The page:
BLACKWELL: And while Defense Secretary, Mark Esper is in Afghanistan, he's meeting with leaders there, more than 18 years this war has been going on in Afghanistan. It's the longest fought conflict in American history. In this week's "Legal Brief", Harvey Weinstein's conviction, what it means for the Me Too movement, why this is about more than just one man.


PAUL: Topping this morning's Legal Brief, and good morning to you. Harvey Weinstein is facing up to 29 years in prison after being convicted this week in New York. The injury found him guilty of two felony sex crimes, acquitting him of the most serious charges in the case. But his conviction is seen by some as a key moment in the Me Too movement. Areva Martin; a civil rights attorney and CNN legal analyst is with us now.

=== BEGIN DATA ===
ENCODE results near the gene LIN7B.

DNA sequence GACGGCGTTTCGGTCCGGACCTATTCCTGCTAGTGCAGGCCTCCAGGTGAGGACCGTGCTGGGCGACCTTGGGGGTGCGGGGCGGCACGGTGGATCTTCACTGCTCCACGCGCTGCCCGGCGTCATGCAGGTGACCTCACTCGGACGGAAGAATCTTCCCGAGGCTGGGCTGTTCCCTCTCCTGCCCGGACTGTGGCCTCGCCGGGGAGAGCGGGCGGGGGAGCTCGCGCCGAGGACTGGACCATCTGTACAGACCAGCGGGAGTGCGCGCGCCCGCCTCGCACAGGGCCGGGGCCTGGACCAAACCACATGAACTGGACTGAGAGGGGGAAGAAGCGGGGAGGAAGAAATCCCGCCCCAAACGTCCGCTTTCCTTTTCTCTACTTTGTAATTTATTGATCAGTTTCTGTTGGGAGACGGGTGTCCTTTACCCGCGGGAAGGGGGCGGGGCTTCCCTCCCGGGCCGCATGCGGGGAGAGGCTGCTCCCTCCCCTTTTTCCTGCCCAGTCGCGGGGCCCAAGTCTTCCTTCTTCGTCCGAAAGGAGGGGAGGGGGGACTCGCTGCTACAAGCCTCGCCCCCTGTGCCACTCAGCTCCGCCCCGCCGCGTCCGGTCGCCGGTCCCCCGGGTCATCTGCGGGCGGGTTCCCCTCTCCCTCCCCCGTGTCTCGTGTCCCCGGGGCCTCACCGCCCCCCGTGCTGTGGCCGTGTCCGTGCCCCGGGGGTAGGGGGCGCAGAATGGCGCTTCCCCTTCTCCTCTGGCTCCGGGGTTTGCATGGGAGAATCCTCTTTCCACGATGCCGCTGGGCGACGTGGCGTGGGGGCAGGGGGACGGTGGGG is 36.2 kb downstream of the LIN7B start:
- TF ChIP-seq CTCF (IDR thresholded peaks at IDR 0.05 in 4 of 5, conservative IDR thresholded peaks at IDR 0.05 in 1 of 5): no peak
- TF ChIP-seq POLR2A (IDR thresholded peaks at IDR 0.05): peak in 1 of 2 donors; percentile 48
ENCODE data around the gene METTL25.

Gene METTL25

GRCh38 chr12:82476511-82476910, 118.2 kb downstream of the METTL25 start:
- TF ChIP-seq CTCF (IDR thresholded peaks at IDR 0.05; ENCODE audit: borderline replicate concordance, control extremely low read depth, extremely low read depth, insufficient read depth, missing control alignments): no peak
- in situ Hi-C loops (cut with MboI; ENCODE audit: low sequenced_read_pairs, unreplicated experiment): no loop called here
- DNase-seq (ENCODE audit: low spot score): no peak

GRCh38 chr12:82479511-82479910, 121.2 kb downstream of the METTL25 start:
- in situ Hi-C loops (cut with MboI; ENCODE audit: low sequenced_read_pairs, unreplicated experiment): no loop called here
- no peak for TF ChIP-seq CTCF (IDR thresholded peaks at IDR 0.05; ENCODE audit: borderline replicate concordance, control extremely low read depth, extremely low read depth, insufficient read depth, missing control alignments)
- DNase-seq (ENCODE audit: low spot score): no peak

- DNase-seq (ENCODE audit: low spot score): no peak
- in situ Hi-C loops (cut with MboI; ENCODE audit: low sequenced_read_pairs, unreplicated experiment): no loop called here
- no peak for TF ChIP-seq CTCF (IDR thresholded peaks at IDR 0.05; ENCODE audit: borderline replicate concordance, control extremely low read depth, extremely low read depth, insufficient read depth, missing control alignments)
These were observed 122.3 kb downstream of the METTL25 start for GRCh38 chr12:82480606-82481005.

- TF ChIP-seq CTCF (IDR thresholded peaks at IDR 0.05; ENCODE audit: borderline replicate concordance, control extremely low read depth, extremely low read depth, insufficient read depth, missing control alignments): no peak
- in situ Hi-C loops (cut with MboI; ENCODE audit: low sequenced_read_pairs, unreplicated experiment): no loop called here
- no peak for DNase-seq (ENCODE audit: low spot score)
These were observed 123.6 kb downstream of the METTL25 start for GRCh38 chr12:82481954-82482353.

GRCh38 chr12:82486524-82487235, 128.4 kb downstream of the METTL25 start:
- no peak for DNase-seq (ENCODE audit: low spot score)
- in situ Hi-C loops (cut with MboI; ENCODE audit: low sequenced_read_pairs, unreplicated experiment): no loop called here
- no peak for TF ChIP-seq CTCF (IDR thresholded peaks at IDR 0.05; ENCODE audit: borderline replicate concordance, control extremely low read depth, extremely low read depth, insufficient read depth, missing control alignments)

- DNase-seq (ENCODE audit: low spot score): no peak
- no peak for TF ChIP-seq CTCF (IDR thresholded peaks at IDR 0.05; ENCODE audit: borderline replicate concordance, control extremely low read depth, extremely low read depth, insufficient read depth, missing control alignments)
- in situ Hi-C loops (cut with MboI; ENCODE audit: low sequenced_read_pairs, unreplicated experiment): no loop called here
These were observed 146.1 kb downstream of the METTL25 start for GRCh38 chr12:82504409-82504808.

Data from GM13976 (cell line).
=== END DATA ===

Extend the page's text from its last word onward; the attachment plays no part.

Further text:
Areva, so good to have you here, thank you. I wanted to ask you about --

The implications of this trial and its outcome to others, high profile. Particularly R. Kelly. We know that he's obviously in federal custody in New York on charges. He's also facing sexual assault charges in Chicago. Does this set any sort of precedent for him?

AREVA MARTIN, CIVIL RIGHTS ATTORNEY: I think it does, and I think it sets a precedent for future rape cases going forward, particularly when you look at the complicated fact pattern in this Harvey Weinstein trial. What the jurors had to do in this case were look at a set of facts including facts that is -- demonstrated that these women continue to have intimate relationships with Harvey Weinstein after the attacks occurred.